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Hennig Brand's 'Recipe'

  1. Leave 50 buckets of urine outside in to open air for two weeks until maggot-ridden.1

  2. Boil the urine (with the maggots) to evaporate liquid until a back, sticky residue remains that has the consistency of honey.

  3. Leave this black residue for several months.

  4. Mix and heat until a red oil forms on the surface.

  5. Remove the red oil and keep separate.

  6. Leave the residue in a cellar until it separates into a top layer of black, spongy material and a bottom, salty layer.

  7. Remove the lower salty layer2.

  8. Take the red oil from point 5 and mix it back into the black, spongy residue.

  9. Distil this mixture for 16 hours and condense the white fumes produced to form a glowing, white liquid3.

  10. Pour the white/yellow liquid into cold water to solidify it into a paste4.



1 In fact there was no need for this first step at all. It makes no difference to the amount of phosphorus produced. Brand could have avoided the smell (at least at this stage) and the maggots!

2 Brand obtained 120 grammes of phosphorus by this method. Had he left the salt layer with the residue he would have obtained a better yield since the salts were mostly phosphates.

3 This liquid ignited spontaneously in air (reacting with oxygen gas) giving off a 'garlic-like' odour.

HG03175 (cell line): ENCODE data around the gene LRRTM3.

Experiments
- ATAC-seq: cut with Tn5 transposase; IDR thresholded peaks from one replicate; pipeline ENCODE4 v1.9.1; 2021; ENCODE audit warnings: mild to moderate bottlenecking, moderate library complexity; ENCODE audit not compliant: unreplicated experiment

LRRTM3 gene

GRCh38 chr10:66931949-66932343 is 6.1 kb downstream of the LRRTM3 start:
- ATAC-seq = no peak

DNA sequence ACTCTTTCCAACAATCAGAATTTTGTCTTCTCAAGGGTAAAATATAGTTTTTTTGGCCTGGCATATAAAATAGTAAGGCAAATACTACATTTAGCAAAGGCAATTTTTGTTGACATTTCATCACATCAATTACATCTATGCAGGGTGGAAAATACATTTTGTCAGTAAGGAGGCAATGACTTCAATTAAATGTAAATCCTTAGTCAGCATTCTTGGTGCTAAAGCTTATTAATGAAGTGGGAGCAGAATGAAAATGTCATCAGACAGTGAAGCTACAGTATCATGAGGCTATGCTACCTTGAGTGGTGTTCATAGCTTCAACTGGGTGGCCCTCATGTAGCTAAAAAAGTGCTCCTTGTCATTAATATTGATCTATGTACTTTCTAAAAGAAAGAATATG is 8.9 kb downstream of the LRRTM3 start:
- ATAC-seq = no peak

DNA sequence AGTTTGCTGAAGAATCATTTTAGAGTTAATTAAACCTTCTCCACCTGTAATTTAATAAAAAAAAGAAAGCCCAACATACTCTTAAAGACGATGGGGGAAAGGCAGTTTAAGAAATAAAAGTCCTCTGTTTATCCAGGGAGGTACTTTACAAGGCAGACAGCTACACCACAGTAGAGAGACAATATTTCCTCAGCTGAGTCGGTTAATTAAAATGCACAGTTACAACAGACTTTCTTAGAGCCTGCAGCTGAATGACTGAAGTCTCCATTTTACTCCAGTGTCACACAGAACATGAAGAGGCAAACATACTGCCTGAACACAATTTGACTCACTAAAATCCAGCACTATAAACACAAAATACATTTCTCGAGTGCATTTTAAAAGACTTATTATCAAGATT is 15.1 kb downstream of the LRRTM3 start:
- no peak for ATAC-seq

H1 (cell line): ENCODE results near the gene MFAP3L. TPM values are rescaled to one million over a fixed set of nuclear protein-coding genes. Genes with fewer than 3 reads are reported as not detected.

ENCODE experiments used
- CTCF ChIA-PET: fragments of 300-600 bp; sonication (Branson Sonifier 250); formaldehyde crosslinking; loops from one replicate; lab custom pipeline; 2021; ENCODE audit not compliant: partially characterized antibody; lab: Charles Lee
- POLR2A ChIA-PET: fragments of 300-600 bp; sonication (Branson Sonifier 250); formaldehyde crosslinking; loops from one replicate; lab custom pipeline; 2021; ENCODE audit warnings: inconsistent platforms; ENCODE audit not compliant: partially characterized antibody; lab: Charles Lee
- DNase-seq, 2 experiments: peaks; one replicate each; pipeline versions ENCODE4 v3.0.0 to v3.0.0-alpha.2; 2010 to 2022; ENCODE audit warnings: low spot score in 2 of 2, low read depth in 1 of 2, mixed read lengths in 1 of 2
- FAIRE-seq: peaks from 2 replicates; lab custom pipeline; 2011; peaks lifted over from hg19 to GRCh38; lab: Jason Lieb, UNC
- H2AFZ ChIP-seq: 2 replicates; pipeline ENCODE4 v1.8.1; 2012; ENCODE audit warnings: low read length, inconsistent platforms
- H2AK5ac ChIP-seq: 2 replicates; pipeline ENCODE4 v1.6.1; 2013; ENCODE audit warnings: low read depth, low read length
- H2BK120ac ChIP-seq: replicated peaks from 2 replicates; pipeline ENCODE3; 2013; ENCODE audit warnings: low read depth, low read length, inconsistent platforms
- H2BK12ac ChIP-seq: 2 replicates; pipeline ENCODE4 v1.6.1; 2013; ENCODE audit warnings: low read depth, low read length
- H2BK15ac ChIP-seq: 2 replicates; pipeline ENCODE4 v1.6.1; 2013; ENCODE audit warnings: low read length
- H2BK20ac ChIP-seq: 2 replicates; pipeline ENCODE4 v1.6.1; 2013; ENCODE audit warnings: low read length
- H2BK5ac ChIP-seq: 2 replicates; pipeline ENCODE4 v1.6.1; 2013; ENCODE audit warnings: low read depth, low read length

4 Brand called this paste Phosphorus Mirabilis (from the Greek meaning glowing magic). He had, in fact, isolated white phosphorous.




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Hennig Brand 1630 - c. 1710

Hennig Brand was born in Hamburg, Germany to a reasonably well-off family. Very little is known about his upbringing but we do know that he was a young, junior military officer who served towards the end of he Thirty Years' War. Sometime after 1648 he was decommissioned and took up a position as an apprentice glass maker.

Brand's life changed when he married a rich widow. The Brands took up residence in the Michaelisplatz area of Hamburg and the couple had at least two children. Now that Brand had access to money he made the decision to 'reinvent' himself. Despite not having obtained a degree, as far as his biographers can tell, he adopted the title of Dr Brand. He seems to have insisted on being addressed as Herr Doctor Brand as soon as he set himself up as a full-time alchemist. Scanty (and maybe biased) reports from the time describe Brand as being conceited and secretive, with an unpredictable temper.

As an alchemist, Brand set about searching for the elusive 'Philosopher's Stone'. The Philosopher's Stone was said to hold the secret to everlasting life and to be able to change base metals into gold, a process known as transmutation. Brand experimented with acids, alkalis and various minerals. It his reported that he suffered physically from his effort - his hands were covered with scars and burns.